Queen Introduction

When you receive your queen and attendants, your first concern is to make sure they have water.  The attendant workers need water to dissolve the queen candy and feed the queen. The best way of doing this is by dipping your finger in clean water and then quickly stroking your finger over the queen cage screen.  After doing this, you will be able to see the film of water over the openings in the screen.  This should give the bees about a drop of water.  Every day the queen is not in the hive, you must give them at least one drop of water.  I usually give them one drop in the morning and one drop in the evening.  Keep the bees in a dark place and at room temperature.  It is best to keep them out of high traffic areas which will increase air movement and cause drafts.

Keep the queen shipping cage out of any room where pesticides have been or are being
used.  

It is important to get the queen into a colony as quickly as possible.

The queen is contained within a cage that can be used to introduce her into the hive.  If you are going to use the shipping cage to introduce the queen, there is no need to remove the attendant bees; however, removal of the attendant bees does increase the probability of success.   The best way of removing the attendant bees is to open the shipping cage inside a room with a window to the outside.  Do this during day light.  Remove one of the staples on the queen cage and use the screen to control how the workers escape from the queen cage.  In this way, you can get the attendant bees out and keep the queen inside the shipping cage. The attendant bees will fly to the window and will be easy to catch and remove.  (I use a water glass to trap them against the window pane and an index card to cover the open end until I can get them outside.)  Should the queen escape, she will also fly to the window and be easy to catch.   If she does escape, catch her by gently grasping both wings between your thumb and index finger to return her to the queen cage.   If you do not want to risk handling the queen, introduce her with her attendant bees. 

Before you introduce your new queen, make sure the hive has been queenless and without queen cells for 24 hours.  Go through the hive and remove all queen cells.  If there are queen cells in the hive, the colony may not accept the new queen.

The shipping cage can now be placed between two frames in the brood area of the hive.  You will need to remove a frame to do this.   I do not remove either cork.  In this way, I can release the queen when it is clear she has been accepted.  I usually wait four days to be safe.  You will know if the queen is accepted by the behavior of the workers.  If they are crowding onto the queen cage and biting the wires, the queen will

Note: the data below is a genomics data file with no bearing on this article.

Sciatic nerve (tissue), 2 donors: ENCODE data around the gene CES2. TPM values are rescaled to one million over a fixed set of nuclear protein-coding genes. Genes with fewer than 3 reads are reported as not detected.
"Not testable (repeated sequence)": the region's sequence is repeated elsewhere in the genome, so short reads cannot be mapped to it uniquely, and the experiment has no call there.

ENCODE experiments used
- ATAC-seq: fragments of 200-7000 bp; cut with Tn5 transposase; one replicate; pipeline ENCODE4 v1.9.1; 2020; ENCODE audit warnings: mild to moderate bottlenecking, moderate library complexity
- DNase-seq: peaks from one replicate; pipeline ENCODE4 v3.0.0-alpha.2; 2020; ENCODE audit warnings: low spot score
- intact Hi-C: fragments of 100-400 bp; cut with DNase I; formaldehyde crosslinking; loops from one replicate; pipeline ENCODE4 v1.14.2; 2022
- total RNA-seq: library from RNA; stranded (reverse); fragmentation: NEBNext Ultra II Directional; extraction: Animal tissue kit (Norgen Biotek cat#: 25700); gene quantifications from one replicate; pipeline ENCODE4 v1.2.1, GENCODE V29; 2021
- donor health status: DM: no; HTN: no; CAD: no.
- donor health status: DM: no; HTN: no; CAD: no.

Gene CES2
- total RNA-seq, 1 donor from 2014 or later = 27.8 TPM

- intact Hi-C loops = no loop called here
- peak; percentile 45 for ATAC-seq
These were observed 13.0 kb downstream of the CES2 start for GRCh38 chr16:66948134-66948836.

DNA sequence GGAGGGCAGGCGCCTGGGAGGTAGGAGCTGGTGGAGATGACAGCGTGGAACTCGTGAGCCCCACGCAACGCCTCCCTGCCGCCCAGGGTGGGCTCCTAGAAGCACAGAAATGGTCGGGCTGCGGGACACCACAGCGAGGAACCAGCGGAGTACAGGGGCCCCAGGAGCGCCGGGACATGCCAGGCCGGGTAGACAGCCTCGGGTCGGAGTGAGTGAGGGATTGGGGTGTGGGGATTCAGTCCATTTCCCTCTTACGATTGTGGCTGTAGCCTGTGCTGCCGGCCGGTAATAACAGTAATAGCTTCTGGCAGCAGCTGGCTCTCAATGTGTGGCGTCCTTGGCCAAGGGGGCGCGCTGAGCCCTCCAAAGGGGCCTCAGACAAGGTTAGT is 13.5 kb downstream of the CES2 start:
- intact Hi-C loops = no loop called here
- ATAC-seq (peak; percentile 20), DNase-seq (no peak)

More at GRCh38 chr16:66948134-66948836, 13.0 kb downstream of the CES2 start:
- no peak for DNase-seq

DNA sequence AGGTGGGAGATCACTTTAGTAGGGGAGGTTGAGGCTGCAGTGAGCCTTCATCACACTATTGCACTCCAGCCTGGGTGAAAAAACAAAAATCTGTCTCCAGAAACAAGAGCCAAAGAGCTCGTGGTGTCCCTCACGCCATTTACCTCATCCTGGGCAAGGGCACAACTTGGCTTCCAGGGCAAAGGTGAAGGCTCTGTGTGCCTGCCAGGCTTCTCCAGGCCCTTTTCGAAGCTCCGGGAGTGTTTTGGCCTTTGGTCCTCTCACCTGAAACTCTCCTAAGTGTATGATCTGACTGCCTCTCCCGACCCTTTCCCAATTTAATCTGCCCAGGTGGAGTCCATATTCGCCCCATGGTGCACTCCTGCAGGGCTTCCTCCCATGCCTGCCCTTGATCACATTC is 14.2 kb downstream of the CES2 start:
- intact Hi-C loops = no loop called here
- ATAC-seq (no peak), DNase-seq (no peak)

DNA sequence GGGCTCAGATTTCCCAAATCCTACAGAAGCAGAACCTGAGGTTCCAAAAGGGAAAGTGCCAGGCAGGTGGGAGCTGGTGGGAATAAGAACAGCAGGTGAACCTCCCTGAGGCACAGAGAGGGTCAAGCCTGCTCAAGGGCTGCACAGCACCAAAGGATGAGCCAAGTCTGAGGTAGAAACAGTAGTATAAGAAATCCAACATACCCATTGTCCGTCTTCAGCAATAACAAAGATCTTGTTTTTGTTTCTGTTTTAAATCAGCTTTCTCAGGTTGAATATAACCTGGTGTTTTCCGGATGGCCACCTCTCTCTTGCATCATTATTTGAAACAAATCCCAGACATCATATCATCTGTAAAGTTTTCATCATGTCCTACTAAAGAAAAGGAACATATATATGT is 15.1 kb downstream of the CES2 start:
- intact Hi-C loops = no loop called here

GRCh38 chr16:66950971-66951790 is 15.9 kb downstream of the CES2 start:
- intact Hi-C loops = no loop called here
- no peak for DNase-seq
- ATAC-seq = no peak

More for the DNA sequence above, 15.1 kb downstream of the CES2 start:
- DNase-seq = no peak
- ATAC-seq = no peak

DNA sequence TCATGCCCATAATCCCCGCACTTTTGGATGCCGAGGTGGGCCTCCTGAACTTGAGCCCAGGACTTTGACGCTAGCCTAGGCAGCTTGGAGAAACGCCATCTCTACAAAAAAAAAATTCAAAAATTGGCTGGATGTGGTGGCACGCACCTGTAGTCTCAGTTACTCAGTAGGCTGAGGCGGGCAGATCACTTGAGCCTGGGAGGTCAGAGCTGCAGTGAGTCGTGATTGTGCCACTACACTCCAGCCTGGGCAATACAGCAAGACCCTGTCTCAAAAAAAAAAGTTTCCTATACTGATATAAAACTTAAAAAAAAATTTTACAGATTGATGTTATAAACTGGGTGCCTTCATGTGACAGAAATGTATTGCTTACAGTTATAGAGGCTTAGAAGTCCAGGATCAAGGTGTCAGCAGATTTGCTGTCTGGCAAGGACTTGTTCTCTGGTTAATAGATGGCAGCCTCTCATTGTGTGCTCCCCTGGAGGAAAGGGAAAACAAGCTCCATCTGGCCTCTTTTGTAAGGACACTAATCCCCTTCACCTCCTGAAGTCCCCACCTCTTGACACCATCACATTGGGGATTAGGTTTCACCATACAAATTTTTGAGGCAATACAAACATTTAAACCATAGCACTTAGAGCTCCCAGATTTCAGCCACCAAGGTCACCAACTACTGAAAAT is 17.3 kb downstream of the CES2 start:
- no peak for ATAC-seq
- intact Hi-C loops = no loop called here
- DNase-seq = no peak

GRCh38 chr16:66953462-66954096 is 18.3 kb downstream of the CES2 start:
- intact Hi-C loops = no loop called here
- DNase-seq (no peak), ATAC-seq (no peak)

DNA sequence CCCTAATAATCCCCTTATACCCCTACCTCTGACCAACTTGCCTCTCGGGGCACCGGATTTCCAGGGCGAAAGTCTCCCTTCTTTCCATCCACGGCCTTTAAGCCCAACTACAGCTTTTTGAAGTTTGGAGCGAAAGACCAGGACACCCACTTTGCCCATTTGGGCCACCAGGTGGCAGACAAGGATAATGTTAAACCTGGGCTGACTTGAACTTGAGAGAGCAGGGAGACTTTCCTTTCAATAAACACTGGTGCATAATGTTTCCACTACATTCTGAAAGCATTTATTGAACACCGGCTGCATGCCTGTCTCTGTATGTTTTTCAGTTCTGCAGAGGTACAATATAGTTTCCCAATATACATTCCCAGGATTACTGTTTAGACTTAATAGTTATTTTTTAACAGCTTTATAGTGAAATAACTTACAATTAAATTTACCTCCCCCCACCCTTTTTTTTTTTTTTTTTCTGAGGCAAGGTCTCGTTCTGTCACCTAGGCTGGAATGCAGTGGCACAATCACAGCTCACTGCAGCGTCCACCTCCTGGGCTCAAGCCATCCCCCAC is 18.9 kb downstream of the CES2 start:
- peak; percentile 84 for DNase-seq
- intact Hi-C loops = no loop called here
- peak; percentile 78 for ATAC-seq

need more time.  If they are strolling on the wire and feeding the queen, she most likely has been accepted.

Often a hive will start queen cells while the queen is still in the queen shipping cage.  It is critical all queen cells be destroyed at least 24 hrs before you release the queen.  

When you think she has been accepted, remove a frame with bees from the brood area and lay it flat on the top of the frames.  Remove one staple from the shipping cage and release the queen onto the frame.  If she has not been accepted, she will be attacked by the workers immediately.  If this behavior begins, she can be  rescued and returned to the queen cage.  The easiest way of doing this is to catch the queen by the wings with one hand, lifting the wire on the queen shipping cage with the other hand, and place her inside.  After replacing the staple, you can return her to the hive to give her more time.  If all is well, the queen will walk into the middle of the bees on the frame.  The workers will form a circle of attendants around her and there will be no aggression toward her.  If you have the time and are willing to watch, you can see her find an empty cell, back into it, and lay her first egg.

Carefully return the frame to the hive and replace the frame you removed to make room for the shipping cage.  The workers will continue to be very interested in the cage. To speed their eventual loss of interest, simply put it on top of the closed hive. 

You may modify this method by removing the cork in the candy end on the third day after removing all queen cells.  The workers will free the queen over the next few days. Using this method, the queen will not have an opportunity to fly and not needing to be handled.  You still need to check to make sure the queen is released.   Because you are not witnessing her release, there is a chance she will not be accepted when using the modified candy method.

The colony should be left alone for at least two weeks so the queen and workers can establish her brood area.